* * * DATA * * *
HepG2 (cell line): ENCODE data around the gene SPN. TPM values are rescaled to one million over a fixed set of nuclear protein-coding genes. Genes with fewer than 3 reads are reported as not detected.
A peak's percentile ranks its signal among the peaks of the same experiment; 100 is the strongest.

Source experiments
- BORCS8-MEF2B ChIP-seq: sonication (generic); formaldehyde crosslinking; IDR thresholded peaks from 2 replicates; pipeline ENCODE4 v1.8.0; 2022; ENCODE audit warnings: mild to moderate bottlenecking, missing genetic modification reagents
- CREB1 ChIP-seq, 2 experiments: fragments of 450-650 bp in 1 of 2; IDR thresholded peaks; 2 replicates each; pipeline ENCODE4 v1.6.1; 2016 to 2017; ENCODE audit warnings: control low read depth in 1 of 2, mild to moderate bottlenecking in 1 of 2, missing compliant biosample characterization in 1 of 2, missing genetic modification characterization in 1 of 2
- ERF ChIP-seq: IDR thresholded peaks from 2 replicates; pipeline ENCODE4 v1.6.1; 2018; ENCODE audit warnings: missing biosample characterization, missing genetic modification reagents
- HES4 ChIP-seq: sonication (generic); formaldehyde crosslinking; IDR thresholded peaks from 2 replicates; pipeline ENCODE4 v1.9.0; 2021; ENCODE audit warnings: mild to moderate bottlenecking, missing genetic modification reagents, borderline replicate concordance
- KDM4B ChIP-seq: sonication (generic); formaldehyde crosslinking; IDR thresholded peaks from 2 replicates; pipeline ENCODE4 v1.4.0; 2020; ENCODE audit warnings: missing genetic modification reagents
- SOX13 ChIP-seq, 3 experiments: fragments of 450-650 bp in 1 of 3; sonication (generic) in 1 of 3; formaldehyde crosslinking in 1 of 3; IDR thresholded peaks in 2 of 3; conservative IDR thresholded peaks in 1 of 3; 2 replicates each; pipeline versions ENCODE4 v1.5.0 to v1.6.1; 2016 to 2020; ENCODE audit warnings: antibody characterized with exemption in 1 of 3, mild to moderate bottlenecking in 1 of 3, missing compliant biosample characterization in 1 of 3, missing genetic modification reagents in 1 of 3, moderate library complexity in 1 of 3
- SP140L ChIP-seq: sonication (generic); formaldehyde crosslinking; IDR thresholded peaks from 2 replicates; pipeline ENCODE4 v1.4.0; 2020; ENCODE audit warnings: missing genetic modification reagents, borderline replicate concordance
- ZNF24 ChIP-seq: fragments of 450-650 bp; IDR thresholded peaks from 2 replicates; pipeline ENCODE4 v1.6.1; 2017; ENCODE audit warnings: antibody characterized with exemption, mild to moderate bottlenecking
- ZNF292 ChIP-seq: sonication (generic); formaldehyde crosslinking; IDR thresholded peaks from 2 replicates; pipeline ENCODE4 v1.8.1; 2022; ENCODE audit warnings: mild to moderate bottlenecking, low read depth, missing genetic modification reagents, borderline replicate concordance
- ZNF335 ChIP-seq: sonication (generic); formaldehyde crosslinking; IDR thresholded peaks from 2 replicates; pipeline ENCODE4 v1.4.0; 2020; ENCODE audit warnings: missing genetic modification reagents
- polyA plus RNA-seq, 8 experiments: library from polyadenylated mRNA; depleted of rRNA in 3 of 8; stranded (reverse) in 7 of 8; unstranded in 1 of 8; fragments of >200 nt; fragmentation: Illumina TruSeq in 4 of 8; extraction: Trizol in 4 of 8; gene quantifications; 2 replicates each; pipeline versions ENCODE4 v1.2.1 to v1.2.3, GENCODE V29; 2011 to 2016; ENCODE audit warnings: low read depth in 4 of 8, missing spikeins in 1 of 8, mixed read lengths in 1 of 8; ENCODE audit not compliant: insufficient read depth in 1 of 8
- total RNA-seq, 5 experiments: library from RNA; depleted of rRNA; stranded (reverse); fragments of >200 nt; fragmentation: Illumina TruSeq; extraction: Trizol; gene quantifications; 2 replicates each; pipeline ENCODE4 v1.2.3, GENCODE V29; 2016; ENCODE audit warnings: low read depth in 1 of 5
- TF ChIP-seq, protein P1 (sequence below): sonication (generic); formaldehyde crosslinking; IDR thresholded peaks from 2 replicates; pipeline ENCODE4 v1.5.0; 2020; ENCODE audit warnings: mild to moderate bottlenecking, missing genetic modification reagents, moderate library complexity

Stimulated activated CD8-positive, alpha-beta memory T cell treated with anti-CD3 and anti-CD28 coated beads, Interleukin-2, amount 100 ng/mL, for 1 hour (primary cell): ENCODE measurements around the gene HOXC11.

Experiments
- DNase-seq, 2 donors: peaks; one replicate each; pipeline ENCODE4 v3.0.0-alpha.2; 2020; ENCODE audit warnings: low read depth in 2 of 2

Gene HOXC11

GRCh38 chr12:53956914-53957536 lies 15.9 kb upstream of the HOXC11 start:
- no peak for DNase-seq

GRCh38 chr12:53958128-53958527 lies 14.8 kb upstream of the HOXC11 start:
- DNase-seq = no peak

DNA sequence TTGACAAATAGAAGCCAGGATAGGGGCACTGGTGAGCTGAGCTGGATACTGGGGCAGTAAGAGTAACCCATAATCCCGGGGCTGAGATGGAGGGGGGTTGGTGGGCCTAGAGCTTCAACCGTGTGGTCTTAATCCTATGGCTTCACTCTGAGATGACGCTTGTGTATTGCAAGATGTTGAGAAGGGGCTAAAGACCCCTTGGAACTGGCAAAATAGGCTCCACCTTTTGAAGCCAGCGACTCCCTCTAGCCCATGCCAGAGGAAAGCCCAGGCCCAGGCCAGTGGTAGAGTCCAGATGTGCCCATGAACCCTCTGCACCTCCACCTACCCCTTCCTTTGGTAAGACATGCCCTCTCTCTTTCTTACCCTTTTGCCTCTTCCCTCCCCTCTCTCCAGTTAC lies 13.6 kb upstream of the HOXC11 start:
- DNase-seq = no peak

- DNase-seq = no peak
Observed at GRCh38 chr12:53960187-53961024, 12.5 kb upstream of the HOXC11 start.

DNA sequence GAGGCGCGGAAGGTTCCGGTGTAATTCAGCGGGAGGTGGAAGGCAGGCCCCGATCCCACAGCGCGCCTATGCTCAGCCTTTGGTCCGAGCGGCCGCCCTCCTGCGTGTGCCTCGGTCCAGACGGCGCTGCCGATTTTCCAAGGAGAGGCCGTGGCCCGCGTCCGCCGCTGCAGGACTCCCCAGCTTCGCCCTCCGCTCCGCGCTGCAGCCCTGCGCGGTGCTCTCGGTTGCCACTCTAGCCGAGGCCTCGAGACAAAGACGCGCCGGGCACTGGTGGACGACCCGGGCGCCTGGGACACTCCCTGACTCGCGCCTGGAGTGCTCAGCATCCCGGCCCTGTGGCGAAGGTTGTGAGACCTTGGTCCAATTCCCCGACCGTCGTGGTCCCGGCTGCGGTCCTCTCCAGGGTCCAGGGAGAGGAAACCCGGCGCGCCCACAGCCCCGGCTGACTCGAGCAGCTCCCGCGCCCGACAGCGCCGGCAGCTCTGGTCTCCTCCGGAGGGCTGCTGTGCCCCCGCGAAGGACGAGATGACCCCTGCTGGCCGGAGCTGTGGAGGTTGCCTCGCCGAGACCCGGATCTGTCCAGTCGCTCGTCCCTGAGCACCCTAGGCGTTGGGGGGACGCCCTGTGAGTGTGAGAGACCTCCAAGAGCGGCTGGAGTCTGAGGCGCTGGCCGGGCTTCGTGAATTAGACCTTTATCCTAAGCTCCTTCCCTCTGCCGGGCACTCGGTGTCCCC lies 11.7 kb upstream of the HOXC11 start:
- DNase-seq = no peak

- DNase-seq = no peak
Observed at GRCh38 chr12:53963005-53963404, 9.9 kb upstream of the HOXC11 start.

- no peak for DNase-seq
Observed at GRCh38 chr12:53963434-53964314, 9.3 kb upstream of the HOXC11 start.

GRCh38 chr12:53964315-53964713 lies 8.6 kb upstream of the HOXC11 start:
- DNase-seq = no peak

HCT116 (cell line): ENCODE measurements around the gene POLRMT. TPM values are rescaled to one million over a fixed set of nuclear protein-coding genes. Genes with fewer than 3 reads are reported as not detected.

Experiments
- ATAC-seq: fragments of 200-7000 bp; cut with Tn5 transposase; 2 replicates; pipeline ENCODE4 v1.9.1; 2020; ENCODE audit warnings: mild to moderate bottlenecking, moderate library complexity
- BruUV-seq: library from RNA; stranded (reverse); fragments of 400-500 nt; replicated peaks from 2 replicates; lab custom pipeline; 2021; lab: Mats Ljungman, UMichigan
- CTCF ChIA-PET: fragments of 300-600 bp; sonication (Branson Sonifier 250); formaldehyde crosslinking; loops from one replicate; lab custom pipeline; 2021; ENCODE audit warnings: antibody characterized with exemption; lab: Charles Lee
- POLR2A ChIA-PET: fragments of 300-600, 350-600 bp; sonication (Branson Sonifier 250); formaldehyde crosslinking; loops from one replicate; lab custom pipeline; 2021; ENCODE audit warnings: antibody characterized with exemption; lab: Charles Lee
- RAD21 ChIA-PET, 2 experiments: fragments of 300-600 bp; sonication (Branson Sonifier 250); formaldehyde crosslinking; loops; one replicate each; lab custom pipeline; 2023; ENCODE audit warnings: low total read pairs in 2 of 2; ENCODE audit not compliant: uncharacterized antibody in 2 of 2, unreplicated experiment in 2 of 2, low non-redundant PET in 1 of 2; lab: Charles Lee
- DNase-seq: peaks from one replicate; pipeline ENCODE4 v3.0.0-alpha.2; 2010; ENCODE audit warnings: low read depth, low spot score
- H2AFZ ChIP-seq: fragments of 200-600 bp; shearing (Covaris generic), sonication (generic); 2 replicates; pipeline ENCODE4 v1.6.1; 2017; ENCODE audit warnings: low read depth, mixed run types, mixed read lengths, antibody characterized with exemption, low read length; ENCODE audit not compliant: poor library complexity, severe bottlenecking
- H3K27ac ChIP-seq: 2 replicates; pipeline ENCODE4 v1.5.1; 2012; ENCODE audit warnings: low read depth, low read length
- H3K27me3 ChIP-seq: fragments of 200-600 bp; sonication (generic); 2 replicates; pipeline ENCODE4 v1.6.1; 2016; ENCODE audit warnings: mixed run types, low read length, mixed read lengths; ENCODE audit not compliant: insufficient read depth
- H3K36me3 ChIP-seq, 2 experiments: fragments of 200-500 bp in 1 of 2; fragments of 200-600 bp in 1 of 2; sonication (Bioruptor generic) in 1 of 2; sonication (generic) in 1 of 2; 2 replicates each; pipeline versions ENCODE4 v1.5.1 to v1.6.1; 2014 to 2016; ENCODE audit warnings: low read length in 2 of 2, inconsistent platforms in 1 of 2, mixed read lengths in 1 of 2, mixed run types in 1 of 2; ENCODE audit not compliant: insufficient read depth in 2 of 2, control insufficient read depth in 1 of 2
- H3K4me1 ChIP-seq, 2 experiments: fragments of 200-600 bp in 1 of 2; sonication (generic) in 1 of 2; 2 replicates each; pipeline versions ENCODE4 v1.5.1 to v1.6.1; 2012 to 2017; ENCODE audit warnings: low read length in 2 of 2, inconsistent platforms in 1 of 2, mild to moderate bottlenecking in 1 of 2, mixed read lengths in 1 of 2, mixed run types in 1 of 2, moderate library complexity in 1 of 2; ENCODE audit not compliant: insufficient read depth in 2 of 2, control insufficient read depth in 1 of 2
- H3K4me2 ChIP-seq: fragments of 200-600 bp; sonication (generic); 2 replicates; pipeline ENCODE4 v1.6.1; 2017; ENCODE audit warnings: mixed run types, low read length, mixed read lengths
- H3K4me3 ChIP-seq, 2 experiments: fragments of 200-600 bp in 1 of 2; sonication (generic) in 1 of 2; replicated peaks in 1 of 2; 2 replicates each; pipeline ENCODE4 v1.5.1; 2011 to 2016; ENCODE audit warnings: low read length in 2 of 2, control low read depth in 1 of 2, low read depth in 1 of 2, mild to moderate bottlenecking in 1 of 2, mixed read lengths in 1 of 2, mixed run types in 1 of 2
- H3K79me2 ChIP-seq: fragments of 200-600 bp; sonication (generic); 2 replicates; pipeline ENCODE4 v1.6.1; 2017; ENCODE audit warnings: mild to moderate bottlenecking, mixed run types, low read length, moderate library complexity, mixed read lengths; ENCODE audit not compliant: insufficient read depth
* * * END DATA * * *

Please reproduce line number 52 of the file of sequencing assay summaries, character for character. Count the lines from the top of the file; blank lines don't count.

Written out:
- H3K79me2 ChIP-seq: fragments of 200-600 bp; sonication (generic); 2 replicates; pipeline ENCODE4 v1.6.1; 2017; ENCODE audit warnings: mild to moderate bottlenecking, mixed run types, low read length, moderate library complexity, mixed read lengths; ENCODE audit not compliant: insufficient read depth